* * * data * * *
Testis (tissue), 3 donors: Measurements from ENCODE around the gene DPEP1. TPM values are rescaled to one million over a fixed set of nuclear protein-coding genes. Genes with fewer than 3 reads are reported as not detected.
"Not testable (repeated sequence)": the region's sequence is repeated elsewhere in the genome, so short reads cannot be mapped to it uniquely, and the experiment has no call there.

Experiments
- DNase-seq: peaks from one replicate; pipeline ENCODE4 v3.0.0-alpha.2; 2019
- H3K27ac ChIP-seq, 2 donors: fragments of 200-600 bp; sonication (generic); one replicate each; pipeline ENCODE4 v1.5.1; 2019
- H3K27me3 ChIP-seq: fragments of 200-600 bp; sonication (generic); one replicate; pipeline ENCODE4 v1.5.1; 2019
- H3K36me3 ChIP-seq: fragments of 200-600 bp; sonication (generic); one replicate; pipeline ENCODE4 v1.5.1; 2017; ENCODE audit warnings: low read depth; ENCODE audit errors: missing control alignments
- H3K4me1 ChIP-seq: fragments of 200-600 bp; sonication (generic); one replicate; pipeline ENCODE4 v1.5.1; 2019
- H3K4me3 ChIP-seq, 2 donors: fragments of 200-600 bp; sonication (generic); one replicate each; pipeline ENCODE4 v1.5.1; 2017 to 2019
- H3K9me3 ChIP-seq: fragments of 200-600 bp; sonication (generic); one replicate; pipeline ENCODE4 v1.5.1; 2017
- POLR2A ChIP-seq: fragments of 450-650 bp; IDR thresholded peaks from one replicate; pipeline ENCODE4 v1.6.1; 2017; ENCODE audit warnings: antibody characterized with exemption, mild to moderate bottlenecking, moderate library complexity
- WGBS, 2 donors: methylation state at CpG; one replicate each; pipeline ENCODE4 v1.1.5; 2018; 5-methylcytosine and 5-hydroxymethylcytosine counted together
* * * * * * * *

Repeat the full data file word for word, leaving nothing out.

Testis (tissue), 3 donors: Measurements from ENCODE around the gene DPEP1. TPM values are rescaled to one million over a fixed set of nuclear protein-coding genes. Genes with fewer than 3 reads are reported as not detected.
"Not testable (repeated sequence)": the region's sequence is repeated elsewhere in the genome, so short reads cannot be mapped to it uniquely, and the experiment has no call there.

Experiments
- DNase-seq: peaks from one replicate; pipeline ENCODE4 v3.0.0-alpha.2; 2019
- H3K27ac ChIP-seq, 2 donors: fragments of 200-600 bp; sonication (generic); one replicate each; pipeline ENCODE4 v1.5.1; 2019
- H3K27me3 ChIP-seq: fragments of 200-600 bp; sonication (generic); one replicate; pipeline ENCODE4 v1.5.1; 2019
- H3K36me3 ChIP-seq: fragments of 200-600 bp; sonication (generic); one replicate; pipeline ENCODE4 v1.5.1; 2017; ENCODE audit warnings: low read depth; ENCODE audit errors: missing control alignments
- H3K4me1 ChIP-seq: fragments of 200-600 bp; sonication (generic); one replicate; pipeline ENCODE4 v1.5.1; 2019
- H3K4me3 ChIP-seq, 2 donors: fragments of 200-600 bp; sonication (generic); one replicate each; pipeline ENCODE4 v1.5.1; 2017 to 2019
- H3K9me3 ChIP-seq: fragments of 200-600 bp; sonication (generic); one replicate; pipeline ENCODE4 v1.5.1; 2017
- POLR2A ChIP-seq: fragments of 450-650 bp; IDR thresholded peaks from one replicate; pipeline ENCODE4 v1.6.1; 2017; ENCODE audit warnings: antibody characterized with exemption, mild to moderate bottlenecking, moderate library complexity
- WGBS, 2 donors: methylation state at CpG; one replicate each; pipeline ENCODE4 v1.1.5; 2018; 5-methylcytosine and 5-hydroxymethylcytosine counted together